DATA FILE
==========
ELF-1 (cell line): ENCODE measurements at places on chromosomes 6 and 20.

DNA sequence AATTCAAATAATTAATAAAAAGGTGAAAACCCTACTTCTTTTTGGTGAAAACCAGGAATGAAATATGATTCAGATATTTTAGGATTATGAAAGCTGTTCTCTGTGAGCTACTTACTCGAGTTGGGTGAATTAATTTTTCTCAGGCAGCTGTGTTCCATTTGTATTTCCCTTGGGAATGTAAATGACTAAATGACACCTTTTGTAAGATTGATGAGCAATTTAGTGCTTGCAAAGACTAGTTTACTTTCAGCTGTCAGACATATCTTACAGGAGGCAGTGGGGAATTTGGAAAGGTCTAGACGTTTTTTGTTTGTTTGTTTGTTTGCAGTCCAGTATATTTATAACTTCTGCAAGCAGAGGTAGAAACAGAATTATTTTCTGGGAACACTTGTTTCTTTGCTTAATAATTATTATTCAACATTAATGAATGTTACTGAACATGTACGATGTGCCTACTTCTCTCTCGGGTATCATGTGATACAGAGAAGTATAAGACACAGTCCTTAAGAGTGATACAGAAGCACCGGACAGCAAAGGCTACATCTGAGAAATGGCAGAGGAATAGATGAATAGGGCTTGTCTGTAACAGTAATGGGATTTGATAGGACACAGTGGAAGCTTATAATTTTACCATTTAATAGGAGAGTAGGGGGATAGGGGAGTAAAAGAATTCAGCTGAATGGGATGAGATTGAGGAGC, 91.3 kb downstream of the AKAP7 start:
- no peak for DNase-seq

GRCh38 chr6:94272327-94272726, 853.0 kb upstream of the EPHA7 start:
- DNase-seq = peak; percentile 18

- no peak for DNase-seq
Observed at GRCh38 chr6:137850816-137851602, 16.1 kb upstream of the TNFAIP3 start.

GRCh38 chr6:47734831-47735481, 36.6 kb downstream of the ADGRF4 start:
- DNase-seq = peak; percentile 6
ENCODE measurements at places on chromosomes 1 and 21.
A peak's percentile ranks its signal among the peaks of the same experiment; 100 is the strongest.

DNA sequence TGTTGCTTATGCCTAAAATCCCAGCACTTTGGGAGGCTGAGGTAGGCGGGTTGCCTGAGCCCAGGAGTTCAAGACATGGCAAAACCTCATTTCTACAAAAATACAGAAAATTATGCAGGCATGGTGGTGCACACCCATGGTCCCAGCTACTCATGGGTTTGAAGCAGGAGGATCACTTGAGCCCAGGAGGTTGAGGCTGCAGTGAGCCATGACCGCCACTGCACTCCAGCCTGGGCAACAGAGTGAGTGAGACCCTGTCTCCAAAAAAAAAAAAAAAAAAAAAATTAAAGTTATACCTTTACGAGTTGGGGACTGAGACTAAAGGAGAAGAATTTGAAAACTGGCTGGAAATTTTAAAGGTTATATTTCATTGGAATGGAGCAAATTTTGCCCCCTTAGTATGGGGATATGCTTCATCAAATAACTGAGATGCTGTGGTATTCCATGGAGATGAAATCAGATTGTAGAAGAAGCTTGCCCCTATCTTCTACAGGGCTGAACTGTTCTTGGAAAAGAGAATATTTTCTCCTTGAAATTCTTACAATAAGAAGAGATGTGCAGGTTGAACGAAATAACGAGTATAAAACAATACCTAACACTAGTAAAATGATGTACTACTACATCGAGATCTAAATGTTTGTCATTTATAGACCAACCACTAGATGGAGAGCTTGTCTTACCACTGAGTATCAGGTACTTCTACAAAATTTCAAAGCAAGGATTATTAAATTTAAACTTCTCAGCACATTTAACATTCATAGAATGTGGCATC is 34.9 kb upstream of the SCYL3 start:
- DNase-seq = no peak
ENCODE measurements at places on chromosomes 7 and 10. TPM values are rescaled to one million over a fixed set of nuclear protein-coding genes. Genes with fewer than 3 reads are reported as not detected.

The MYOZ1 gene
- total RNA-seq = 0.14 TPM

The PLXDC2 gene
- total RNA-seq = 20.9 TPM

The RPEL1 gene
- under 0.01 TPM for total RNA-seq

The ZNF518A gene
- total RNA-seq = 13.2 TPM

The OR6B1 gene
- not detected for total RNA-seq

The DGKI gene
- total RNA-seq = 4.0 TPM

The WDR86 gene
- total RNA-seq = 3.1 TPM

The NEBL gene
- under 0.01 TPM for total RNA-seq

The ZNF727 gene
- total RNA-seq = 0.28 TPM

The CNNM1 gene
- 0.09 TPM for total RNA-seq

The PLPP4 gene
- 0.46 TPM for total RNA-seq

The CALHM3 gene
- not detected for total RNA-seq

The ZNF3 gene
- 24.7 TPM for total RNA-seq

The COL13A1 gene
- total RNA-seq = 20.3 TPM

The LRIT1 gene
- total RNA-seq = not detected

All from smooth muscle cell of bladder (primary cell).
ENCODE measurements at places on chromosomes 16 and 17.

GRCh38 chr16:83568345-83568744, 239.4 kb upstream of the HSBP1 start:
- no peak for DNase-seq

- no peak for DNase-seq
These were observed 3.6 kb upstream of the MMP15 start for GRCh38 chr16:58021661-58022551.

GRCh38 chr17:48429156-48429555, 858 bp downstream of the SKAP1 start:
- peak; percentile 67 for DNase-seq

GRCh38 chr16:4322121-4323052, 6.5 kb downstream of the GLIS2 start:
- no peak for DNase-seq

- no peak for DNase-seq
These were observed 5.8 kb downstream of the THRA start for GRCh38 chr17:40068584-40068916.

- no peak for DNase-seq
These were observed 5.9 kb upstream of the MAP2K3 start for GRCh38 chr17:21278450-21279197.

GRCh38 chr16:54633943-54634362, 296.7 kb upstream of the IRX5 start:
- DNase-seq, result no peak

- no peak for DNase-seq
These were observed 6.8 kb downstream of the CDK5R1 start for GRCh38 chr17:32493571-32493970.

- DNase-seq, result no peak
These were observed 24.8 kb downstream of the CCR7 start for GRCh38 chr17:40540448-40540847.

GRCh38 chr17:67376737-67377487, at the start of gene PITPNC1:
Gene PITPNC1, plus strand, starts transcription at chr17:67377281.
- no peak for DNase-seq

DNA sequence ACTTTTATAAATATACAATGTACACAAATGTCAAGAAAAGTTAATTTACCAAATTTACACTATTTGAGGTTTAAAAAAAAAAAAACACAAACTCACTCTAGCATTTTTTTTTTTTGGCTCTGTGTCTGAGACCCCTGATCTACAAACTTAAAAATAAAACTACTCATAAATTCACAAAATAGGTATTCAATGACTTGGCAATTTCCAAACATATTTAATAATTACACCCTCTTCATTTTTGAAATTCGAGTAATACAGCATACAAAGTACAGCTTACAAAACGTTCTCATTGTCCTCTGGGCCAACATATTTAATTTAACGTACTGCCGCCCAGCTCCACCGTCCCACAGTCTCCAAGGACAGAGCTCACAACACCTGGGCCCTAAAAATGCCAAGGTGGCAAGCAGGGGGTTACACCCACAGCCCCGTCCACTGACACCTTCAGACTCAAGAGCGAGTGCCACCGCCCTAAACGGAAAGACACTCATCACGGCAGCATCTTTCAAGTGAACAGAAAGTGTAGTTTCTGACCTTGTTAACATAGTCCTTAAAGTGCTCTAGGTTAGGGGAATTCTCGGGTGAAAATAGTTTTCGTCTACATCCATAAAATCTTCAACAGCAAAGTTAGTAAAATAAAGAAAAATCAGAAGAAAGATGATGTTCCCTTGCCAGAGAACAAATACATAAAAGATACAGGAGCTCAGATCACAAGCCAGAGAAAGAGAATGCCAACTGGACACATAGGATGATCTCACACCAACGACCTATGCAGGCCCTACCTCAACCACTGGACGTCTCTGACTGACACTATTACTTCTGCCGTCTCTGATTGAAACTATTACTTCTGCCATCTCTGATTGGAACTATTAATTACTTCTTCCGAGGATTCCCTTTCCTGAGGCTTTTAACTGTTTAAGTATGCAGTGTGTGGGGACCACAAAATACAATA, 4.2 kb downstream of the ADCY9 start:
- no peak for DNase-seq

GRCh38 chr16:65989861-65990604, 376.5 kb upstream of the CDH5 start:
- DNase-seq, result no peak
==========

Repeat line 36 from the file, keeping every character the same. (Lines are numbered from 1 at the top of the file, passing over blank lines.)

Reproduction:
- 0.46 TPM for total RNA-seq